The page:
By Alex Huamán
Harlem is at, and perhaps created, a crossroads of international and domestic culture.
Although situated in upper Manhattan, the world’s pop culture capital, Harlem has its own unique cultural context that distinguishes its neighborhood from the rest of the greater metropolis and the world.
Since the early 20th century, it has been regarded as the cultural capital of the African diaspora. It is also the home of jazz and bebop; the legendary Apollo Theater, where many great artists including Jimmy Hendrix began; world famous houses of worship, like the Abyssinian Baptist church; and some of the best academic institutions in the world.
More than just another one of New York City’s many neighborhoods, it is an amalgamation of African, Caribbean, Hispanic, and European culture. It is the birthplace of the Harlem Renaissance; it was one of the leading communities during the civil rights movement of the 1960s, and presently, it is considered a culinary mecca.
This upcoming Sunday marks the 45th anniversary of Harlem Week, an annual summer festival that celebrates Harlem’s long cultural legacy. The event is organized by the Greater Harlem Chamber of Commerce, and as its president Lloyd Williams recounts, the festival began as a day-long tribute to the neighborhood.
The festival has since grown into a month-long celebration that includes over 100 events, ranging in subject from food to fashion, to the arts and music, and even technology, of course, all within the context of experiencing the social impact Harlem continues to generate on global culture. Whatever your interests, there is an event for everything and everyone.
The first event, on Sunday July 28th, will be “A Great Day in Harlem”, an outdoor festival at the U.S. Grant National Memorial Park (Riverside Dr. b/w W. 120th St. &W 124th St.), which is themed after Bill Withers’ “A Lovely Day” and will include music by R&B, Gospel, Latin and Jazz artists, dancing, arts and crafts, exhibits, food , drink, and shopping. Sunday’s event is free and open to the public, featuring the Artz, Rootz & Rhythm International Showcase (1-3PM), the Regional Gospel Concert (3-4:30PM), and the Urban Fashion Fusion Showcase (4:30-5:30PM).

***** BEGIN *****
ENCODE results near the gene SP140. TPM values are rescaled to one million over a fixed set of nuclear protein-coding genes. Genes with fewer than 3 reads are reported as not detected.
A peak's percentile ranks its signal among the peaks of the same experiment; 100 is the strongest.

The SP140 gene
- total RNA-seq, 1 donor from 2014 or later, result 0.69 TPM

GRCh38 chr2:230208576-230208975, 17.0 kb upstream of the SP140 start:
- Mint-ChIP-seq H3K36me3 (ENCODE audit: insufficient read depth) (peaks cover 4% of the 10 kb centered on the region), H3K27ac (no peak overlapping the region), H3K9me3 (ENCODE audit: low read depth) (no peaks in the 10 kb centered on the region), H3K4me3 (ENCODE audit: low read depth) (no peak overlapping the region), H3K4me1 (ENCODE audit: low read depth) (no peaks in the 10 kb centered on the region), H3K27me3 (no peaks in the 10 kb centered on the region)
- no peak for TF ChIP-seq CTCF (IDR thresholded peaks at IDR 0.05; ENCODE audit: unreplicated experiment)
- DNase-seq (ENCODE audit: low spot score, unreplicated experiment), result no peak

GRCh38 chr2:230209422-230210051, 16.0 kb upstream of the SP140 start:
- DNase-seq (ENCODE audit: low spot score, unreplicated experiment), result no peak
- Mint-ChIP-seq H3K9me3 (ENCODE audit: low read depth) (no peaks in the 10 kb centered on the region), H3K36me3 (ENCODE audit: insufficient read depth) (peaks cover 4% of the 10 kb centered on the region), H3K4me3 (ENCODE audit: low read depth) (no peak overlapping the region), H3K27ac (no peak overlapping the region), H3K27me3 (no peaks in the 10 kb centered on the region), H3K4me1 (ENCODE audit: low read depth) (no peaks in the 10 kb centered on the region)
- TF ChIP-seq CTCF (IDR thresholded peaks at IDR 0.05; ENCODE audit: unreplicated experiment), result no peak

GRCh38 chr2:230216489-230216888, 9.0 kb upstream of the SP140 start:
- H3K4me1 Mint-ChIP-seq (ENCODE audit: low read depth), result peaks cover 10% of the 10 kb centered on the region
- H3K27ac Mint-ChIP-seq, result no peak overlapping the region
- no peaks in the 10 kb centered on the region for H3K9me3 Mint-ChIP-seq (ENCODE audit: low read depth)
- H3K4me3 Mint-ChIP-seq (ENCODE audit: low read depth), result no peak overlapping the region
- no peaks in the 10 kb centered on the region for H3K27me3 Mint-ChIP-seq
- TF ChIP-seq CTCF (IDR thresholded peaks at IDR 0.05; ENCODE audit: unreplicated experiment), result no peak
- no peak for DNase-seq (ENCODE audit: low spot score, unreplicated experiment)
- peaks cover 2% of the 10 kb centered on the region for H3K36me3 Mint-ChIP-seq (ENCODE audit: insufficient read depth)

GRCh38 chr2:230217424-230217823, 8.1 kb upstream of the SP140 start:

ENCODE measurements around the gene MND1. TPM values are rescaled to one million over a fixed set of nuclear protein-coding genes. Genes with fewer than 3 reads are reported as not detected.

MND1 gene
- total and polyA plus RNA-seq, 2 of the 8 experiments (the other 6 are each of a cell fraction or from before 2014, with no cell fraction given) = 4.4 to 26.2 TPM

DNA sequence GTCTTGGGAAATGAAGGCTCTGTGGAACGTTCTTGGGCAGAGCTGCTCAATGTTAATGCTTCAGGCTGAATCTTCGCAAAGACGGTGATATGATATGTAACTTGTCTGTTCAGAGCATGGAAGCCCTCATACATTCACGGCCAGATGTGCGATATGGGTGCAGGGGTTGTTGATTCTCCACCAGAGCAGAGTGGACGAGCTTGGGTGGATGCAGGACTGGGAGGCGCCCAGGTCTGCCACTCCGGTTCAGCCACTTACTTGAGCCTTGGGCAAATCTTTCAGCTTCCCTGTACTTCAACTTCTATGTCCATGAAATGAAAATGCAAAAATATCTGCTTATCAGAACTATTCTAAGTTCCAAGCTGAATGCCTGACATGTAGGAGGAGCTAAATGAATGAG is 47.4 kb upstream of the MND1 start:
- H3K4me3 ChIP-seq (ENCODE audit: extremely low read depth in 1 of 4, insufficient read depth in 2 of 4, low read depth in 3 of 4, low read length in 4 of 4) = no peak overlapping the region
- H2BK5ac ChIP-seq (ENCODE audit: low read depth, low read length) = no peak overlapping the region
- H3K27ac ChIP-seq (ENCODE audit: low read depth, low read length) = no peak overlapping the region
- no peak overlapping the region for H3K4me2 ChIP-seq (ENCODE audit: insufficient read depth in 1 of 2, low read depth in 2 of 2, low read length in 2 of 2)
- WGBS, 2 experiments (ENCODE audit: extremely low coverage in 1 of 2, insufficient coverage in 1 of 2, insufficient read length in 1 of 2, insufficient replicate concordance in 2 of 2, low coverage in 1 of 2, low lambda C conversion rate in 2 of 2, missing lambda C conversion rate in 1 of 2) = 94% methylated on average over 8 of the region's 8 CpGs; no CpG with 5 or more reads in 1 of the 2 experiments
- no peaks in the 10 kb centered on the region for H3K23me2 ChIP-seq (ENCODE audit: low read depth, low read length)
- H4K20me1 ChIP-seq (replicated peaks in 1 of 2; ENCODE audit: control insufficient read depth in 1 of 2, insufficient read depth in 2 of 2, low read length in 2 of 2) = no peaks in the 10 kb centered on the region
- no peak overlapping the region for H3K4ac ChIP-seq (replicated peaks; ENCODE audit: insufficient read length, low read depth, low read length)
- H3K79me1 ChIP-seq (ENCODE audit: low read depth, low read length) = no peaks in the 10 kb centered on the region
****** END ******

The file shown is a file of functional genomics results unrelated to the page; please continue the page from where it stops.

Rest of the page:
One of the highlights of this year’s celebration is the multi-year partnership between Harlem and the City of Memphis, a partnership which is supposed to illuminate both communities’ impact on culture, innovation, and education throughout the world. Visitors and Locals will get the unique opportunity to experience Memphis “soul” through various cultural products that will be exported to Harlem.
Such events include “A Taste of Memphis and Harlem”, which runs from August 12-18, where there will be popular dishes from both cities available at select Harlem restaurants, including Sylvia’s, Melba’s, Dinosaur BBQ, and many more.
Sunday, August 18th, is “Harlem Day” (W 135th St.b/w St. Nicholas Ave. & 5th Avenue), which runs from 9am to 7pm, and includes a parade of automobiles, the Upper Manhattan Auto Show, a business expo, and a back to school fashion show, amongst many other events throughout the day.
The original one-day celebration of Harlem’s culture that bloomed into Harlem Week couldn’t contain all of the incredible culture deserving of a platform for recognition, nor can the current month-long celebration. So, stop by while you can to absorb and participate in the rich history of New York’s most culturally rich neighborhood.
Alex Huamán is a Honeysuckle Staff Editor. Favorite word: laconic. In his spare time, he enjoys reading literary theory, playing soccer, and running in Central Park.